There are few shows that I enjoy (and quote) more than Scrubs. Just ask my friends. More sentences have been started with, “It’s like that episode of Scrubs…” than any other phrase. There isn’t a life situation that I can’t relate back to one episode or another.
This week, though, the association went the other way around: while watching an episode, I was struck by something I had learned last year in my marriage and family class.
The episode is entitled, “My Sex Buddy,” and I’m sure you can guess what it was about. While going through a rough patch in each of their lives, two of the main characters find themselves in bed with one another to ease the pain. The next morning when they wake up, they’re both terribly embarrassed. Besides the fact that the same thing had happened in the previous season, starting a relationship that barely lasted an episode, they just know they’ve made a terrible mistake when they look at one another… Until one of them decides that it wasn’t a mistake at all. “I guess we could be sex buddies,” she says. And so the episode goes. Vowing to sever emotion from sex, the two seek each other out whenever they’re stressed, excited or just bored. Sex is a game, an adventure, an event to pass the time. There’s no need to get bogged down in emotions or commitments. “It’s just sex,” she says. This, her male counterpart thinks, is “what every man wants to hear.”
But despite the warnings of another lead character against the arrangement, the situation ends poorly. One of the characters finds himself unable to separate his emotions from the sexual encounters and is left hurt by the rejection of the other; the other character, continuing her normal trend established in previous episodes, seems unaffected by the situation but struggles to find happiness in her relationships. Both characters, until the final season of the show, exhibit incredible difficulty committing in a relationship.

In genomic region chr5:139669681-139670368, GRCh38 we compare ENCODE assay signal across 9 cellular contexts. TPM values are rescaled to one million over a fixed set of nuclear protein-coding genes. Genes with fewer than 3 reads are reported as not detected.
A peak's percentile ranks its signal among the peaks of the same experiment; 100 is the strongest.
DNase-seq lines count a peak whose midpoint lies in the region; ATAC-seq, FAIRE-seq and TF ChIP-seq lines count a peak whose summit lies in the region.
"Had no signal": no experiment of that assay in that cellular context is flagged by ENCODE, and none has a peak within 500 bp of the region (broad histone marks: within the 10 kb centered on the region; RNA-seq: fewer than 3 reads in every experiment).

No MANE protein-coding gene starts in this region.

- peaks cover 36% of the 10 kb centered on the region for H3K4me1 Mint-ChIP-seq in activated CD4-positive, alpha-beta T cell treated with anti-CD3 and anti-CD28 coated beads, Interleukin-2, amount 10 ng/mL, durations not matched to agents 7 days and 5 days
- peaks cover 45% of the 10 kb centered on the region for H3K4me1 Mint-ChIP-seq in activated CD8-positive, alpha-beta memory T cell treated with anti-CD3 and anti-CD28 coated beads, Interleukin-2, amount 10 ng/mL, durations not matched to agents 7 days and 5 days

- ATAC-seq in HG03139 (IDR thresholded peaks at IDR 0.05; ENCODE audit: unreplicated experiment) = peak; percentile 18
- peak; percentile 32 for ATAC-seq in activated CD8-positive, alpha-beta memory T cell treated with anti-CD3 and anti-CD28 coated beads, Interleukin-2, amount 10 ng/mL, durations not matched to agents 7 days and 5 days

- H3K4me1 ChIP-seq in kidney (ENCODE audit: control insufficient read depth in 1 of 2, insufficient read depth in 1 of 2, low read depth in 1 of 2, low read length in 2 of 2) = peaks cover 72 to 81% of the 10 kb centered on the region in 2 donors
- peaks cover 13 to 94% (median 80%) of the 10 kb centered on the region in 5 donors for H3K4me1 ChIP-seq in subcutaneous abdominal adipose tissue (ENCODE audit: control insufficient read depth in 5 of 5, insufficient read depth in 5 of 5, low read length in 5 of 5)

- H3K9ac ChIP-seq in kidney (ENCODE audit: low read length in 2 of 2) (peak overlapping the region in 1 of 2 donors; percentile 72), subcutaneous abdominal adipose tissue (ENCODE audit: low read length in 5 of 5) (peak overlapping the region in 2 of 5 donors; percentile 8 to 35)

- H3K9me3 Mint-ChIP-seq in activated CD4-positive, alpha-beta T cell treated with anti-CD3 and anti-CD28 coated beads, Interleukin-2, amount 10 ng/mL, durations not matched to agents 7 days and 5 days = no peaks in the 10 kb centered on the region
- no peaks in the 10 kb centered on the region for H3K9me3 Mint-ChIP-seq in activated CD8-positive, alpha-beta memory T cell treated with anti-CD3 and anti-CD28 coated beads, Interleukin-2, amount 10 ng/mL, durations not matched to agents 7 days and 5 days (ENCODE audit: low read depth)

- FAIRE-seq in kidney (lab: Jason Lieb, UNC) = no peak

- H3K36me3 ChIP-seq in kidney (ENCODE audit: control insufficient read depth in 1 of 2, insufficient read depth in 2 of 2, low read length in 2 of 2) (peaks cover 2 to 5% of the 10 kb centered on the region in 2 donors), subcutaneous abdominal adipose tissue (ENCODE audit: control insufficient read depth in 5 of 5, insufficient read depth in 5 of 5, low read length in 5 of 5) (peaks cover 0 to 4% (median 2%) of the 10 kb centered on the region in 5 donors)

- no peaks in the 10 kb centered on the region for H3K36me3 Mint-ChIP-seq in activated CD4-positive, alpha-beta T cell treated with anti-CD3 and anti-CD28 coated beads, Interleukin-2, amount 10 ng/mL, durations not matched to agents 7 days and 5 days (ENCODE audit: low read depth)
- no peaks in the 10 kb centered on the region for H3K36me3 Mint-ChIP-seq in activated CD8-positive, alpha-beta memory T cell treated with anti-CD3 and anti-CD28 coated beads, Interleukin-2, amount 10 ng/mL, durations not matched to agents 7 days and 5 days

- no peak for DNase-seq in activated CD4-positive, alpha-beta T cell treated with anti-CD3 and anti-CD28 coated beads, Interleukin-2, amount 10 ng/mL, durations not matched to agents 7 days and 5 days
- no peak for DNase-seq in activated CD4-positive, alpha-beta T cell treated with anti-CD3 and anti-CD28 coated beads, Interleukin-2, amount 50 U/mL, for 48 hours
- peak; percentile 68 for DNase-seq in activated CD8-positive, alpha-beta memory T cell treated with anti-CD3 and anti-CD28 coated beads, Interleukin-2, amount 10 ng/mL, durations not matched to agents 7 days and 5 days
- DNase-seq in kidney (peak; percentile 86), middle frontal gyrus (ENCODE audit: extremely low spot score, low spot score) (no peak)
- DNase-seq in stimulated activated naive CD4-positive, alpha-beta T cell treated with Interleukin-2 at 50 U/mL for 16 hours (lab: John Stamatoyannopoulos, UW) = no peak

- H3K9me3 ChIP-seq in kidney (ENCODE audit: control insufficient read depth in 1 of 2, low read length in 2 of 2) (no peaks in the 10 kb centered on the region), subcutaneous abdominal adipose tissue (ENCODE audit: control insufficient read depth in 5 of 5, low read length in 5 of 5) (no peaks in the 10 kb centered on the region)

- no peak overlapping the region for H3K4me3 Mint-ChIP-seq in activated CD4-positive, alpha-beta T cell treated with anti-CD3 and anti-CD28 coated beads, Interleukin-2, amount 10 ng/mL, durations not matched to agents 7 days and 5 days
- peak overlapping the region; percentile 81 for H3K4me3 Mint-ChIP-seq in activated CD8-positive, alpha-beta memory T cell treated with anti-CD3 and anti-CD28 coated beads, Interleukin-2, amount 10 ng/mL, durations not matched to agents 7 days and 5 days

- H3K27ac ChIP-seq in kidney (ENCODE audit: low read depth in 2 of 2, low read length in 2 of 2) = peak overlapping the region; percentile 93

While just a typical television sitcom, what these characters go through is exactly what scientific evidence has suggested in recent years and what was a topic of discussion in our Marriage and Family class. You see, besides obvious increased risk of unwanted pregnancy, STIs, and feelings of shame and lower self-esteem (more likely among women than men), casual sex can drastically mess with one’s brain chemistry. Aside from producing dopamine, a chemical in the brain that produces pleasure in the similar way that intense exercise and synthetic drugs do, sex also exposes the brain to oxytocin, a hormone intrinsically related to social distance between people. Increasing one’s disposition to trust, become attracted to another, and willingly raise children (oxytocin is produced in women while breastfeeding), oxytocin is a medical explanation of love and commitment.